Supporting the Arts in Western Massachusetts and Beyond

May 19, 2008

“Happy Days - A New Musical”

Goodspeed, East Haddam, CT
through June 29, 2008
By Shera Cohen

Expect the expected at Goodspeed Opera House for their run of “Happy Days – A New Musical.” For the millions of baby boomers and their parents who loved the TV series, this is a step back in time to fun of the fifties, rock ‘n roll, perfect families, and poodle skirts.

The musical’s title is a bit of a misnomer. Yes, the production is “new.” But there is nothing “new” about “Happy Days.” That’s quite alright. There’s Richie and his buddies, Mr. & Mrs. C, Joanie and Chachi, Arnold’s hangout, and dialogue that’s “really cool.” While not a series regular, Pinky – the hot chick in pink – plays a major role in the musical. Of course, there’s Fonzie. Ronny Howard was credited as the show’s star, but it was Henry Winkler who stole the show. Well, there’s no pretense this time. This play belongs to The Fonz.

Joey Sorge and Sandra DeNise (Fonz and Pinky) create characters, both rough on the outside and fragile on the inside, who are perfect together as they sing to or about each other. Sorge’s “Heartbreak” and DeNise’s “Message in the Music” offer examples of the singing and acting skills of the duo.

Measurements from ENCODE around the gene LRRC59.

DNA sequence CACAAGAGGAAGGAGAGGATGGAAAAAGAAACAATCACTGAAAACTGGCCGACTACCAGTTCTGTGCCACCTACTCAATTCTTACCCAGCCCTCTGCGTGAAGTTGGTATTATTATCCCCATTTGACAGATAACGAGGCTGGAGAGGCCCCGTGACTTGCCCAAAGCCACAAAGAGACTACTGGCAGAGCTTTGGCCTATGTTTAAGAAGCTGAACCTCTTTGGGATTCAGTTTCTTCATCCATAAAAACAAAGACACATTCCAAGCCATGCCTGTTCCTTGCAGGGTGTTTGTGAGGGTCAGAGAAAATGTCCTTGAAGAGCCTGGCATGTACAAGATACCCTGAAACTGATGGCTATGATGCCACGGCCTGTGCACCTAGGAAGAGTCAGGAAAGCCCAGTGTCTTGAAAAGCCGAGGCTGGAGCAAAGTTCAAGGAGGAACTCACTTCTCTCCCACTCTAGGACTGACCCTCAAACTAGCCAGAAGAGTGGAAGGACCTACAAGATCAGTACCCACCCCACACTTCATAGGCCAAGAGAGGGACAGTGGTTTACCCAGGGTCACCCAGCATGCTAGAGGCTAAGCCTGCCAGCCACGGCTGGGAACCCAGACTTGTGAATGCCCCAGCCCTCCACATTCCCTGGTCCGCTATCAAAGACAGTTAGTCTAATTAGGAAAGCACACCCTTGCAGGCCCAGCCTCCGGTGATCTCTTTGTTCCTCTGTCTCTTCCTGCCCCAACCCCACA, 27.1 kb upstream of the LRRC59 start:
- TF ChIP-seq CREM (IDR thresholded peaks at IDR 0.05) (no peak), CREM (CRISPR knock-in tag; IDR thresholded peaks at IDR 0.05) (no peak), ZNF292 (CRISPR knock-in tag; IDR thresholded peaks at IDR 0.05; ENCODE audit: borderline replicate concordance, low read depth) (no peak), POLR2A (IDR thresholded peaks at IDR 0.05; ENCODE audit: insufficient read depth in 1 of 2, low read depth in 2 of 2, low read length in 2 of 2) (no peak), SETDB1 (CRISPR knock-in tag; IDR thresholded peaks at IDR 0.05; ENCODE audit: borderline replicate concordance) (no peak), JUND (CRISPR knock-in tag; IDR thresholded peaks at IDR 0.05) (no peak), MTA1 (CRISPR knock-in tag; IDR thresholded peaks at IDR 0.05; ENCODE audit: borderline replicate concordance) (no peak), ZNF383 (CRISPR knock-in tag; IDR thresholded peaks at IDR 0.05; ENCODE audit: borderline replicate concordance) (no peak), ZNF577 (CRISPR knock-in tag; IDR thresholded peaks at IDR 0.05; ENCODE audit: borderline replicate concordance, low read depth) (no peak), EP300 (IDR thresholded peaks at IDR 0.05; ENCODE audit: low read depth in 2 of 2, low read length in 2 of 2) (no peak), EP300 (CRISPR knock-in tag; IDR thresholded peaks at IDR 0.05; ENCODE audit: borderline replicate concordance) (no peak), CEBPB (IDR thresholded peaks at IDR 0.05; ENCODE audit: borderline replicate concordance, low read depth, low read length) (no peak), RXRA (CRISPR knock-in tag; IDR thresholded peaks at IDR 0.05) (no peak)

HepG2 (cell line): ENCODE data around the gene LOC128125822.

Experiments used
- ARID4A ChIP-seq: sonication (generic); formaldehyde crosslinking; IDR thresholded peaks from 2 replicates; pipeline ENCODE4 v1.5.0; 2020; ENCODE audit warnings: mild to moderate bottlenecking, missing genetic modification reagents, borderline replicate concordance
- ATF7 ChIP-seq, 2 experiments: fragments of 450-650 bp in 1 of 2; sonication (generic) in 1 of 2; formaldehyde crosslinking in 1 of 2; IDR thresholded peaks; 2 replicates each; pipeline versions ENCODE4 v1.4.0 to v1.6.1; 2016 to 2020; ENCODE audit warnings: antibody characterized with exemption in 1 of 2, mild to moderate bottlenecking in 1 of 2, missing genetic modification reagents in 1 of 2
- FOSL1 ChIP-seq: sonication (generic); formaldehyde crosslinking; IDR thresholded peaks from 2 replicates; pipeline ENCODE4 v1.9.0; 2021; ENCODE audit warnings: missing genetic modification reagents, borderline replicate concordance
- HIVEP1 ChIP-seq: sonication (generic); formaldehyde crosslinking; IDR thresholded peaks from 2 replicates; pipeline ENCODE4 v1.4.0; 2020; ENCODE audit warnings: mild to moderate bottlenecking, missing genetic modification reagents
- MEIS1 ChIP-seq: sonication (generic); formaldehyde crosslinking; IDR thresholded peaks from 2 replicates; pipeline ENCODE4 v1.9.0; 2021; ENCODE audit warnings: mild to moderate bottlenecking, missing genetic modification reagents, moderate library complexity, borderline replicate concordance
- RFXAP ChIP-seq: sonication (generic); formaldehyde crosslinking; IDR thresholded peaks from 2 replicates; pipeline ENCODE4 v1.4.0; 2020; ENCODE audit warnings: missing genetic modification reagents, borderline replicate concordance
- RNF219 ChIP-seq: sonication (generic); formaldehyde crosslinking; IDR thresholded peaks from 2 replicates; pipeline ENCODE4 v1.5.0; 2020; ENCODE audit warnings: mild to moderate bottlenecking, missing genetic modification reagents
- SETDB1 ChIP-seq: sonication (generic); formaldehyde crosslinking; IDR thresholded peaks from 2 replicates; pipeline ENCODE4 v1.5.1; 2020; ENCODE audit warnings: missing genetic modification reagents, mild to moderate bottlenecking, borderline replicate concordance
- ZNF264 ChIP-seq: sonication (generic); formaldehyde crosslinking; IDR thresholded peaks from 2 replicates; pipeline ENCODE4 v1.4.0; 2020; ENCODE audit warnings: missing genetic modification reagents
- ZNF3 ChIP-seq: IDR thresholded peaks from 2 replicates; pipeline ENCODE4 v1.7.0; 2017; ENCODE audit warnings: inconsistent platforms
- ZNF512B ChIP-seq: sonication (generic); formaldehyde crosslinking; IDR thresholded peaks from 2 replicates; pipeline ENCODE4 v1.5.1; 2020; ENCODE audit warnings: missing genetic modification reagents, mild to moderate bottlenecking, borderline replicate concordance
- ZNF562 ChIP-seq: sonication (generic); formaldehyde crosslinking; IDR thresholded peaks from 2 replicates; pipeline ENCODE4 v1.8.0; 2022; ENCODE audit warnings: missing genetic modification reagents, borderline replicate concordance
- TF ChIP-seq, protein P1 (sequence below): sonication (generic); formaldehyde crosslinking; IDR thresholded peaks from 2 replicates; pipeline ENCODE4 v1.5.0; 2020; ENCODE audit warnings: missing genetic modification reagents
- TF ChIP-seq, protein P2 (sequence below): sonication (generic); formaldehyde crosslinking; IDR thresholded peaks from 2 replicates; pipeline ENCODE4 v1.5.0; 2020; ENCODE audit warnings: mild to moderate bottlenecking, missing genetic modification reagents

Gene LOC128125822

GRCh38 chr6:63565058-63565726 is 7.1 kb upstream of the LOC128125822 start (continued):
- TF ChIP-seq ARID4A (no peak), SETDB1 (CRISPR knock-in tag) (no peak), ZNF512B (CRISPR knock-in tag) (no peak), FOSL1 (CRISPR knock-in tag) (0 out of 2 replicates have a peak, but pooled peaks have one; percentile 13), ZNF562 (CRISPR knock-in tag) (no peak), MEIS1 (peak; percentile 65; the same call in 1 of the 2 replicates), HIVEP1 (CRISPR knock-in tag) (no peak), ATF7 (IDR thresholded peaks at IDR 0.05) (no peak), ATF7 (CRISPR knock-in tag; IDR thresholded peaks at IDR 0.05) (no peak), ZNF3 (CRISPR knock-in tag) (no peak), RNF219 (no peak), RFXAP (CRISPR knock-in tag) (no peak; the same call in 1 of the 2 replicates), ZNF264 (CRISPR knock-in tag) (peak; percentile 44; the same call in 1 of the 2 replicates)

There is next to no story. Audience members could have easily turned on a “Happy Days” rerun on “Nick at Nite.” Important is the energetic, athletic, youthful cast of what seem like a dozen “American Idol” top winners, on a colorful and brightly lit set. Put together, these elements make for wholesome entertainment.

Many actors take double and triple roles. While not on the “star” list, Matt Merchant is particularly noticeable as Elvis and later as a tough guy wrestler. Merchant creates caricatures that don’t need to sing very well, but his voice is one of the best onstage.

It is obvious that the actors were cast to look like those on TV. At times, the musical even makes fun and inside jokes about the series. It’s doubtful that the balcony of school kids “got” all of the humor. What they got was a look at times when the worst problem of the day was which plunger to purchase or picking a favorite song on the jukebox.